One of the more distressing trends in movies today is the sequelization of...well, just about anything. It seems like every other week, another direct-to-video sequel to a movie with a cast of no-namers. This time around, we get another "Dr. Dolittle", although this time it's without Eddie Murphy (it's explained that the doctor is off in the Arctic or something like that.)
This time around, Maya (Kyla Pratt) - Dolittle's daughter - is the focus. She's having difficulty getting into an elite college and, when the secret service comes calling because of trouble with the president's dog, she thinks that a recommendation from the White House will result in her being a shoe-in for the school.
When Maya arrives at the White House, she finds an upset President (Peter Coyote, looking rather embarassed and I can't say I blame him), desperate for help in trying to correct a dog that, according to him, stands as some sort of symbol for the administration (not saying much about the administration...oh wait.) and training the dog will also somehow smooth things over with an African nation where there was an incident with the President during a treaty signing. Daisy the dog has been wrecking the White House and wastes no time in tearing up the President's wildlife ranch when Maya and the President head to the retreat.
Of course, the animals don't cooperate - and, it's not exactly surprising that Maya manages to fix (in an emotional way, I mean) both Daisy and the President's upset (due to the fact that her days are made-up largely of press events and other "dull" happenings) daughter. The film's humor is pretty bland slapstick along the lines of most kiddie films - yes, there's the occasional bathroom joke - but the positive messages of wildlife conservation are delivered in a way that's not too heavy-handed.
The performances are decent, considering the forgettable material. Pratt is really the best element of the film, as her performance remains rather charming throughout. Norm McDonald, who (unfortunately, because I think he's funny) probably didn't have much else going on, takes the voice role of Lucky the Dog for the fourth time.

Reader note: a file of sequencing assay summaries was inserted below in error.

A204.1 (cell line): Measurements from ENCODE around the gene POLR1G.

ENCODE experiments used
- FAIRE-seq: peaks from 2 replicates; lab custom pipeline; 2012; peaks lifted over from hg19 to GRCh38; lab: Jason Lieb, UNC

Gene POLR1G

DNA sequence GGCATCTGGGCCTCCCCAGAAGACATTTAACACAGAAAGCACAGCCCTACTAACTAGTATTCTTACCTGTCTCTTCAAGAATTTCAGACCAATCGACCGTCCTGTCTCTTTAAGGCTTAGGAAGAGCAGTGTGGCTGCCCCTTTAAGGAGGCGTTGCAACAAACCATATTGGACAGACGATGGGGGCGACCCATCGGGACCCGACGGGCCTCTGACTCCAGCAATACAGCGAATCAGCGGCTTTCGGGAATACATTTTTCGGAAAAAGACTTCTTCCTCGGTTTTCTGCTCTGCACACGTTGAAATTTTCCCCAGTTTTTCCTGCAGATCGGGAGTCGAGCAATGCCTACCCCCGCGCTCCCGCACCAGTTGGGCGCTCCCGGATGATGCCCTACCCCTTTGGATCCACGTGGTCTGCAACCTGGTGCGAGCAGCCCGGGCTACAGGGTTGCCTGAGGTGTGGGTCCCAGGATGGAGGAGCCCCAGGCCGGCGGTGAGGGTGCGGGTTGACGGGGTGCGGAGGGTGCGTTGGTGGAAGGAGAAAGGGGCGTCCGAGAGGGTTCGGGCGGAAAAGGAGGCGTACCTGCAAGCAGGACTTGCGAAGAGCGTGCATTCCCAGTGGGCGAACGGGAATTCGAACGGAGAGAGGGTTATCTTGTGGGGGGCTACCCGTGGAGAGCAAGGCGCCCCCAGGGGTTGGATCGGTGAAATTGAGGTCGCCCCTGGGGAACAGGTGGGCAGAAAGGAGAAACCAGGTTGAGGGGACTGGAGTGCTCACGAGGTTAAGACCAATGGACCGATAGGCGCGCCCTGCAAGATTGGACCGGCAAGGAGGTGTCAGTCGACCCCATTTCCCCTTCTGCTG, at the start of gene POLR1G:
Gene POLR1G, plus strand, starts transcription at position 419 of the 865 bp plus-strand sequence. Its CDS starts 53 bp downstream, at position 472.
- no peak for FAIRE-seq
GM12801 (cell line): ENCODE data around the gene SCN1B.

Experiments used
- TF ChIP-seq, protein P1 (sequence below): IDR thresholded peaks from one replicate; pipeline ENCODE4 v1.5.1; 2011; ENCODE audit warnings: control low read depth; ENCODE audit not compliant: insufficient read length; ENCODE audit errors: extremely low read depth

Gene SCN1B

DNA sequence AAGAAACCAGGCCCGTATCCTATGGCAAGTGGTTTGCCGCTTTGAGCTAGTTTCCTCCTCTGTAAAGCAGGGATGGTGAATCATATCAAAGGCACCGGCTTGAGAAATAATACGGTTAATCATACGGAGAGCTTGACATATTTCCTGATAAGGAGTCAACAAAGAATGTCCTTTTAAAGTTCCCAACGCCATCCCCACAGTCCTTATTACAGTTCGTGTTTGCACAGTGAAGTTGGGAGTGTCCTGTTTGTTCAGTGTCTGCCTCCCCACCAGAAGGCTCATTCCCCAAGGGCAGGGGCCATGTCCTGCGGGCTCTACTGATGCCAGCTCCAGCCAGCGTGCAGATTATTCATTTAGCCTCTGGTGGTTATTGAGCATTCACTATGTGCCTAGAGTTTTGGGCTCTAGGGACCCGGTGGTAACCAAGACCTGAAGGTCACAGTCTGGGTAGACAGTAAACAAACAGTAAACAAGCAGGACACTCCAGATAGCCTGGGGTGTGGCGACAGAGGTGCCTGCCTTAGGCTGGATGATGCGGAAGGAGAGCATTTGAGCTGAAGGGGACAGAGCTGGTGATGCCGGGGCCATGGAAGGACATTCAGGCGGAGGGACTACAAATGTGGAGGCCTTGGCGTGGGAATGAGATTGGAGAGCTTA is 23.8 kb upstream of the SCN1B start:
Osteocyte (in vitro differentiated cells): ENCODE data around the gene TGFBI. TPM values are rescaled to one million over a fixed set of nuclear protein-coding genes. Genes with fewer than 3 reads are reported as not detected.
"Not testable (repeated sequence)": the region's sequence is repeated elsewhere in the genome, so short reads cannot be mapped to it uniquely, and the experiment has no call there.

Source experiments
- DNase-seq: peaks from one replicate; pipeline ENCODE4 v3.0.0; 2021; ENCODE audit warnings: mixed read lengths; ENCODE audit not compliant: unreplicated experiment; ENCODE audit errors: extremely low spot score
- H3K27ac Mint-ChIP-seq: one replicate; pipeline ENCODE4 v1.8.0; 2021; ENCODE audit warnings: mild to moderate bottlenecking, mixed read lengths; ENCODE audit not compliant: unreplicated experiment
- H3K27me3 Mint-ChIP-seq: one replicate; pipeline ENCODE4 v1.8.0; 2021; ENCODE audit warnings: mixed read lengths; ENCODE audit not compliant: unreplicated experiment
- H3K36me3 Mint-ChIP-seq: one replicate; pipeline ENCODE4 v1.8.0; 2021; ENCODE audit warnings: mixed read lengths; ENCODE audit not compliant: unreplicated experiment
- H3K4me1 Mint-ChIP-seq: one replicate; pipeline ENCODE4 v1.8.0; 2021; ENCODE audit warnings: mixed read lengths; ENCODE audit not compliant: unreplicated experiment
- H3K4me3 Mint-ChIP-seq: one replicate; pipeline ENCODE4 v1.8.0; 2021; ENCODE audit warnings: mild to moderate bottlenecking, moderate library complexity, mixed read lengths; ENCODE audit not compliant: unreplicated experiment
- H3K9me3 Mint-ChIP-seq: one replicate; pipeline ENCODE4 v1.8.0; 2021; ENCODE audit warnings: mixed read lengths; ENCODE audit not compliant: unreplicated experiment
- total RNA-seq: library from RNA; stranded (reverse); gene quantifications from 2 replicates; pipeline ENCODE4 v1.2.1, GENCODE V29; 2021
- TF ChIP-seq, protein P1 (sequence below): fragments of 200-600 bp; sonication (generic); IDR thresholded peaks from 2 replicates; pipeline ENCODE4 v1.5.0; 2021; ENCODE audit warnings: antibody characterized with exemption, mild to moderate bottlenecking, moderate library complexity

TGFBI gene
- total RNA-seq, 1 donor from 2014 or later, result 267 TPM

Quite simply, this is average, unoffensive fare for kids. While Pratt offers a very good performance given the material, there's just not enough movie here (the story is very slight) to make this worth recommending as more than a rental for kids.
VIDEO: "Dr. Dolittle: Tail to the Chief" is presented by 20th Century Fox in 1.85:1 anamorphic widescreen. The screening copy of the film that was provided offered somewhat subpar image quality, with below average sharpness/detail and some occasional mild artifacting and edge enhancement. However, this is still not the final copy and unfortunately, I cannot make any final comments on it, as the retail copy may offer differing image quality.
SOUND: Despite being presented in Dolby Digital 5.1, I don't think it'll surprise anyone to hear that there's very little going on in this audio presentation. Surrounds offer some slight ambience and reinforcement of the score, but the audio is otherwise front-heavy (and not exactly spread widely across the front soundstage, either.) Audio quality is fine, with clear dialogue and music.
EXTRAS: A few short featurettes make up the extras section: "Critter Casting Sessions", "Working With Actors of a Different Breed", "Goin' Wild" and "Learning About Endangered Animals". Of the bunch, "Animals" is the most informative and interesting. Finally, we get an "Inside Look" promo for "Horton Hears a Who".
Final Thoughts: Pratt shines in the latest "Dr. Dolittle", but the rest of the movie - while well-intentioned in spots - is bland and blah when it comes to humor. A light rental recommendation for kids who were fans of the previous films.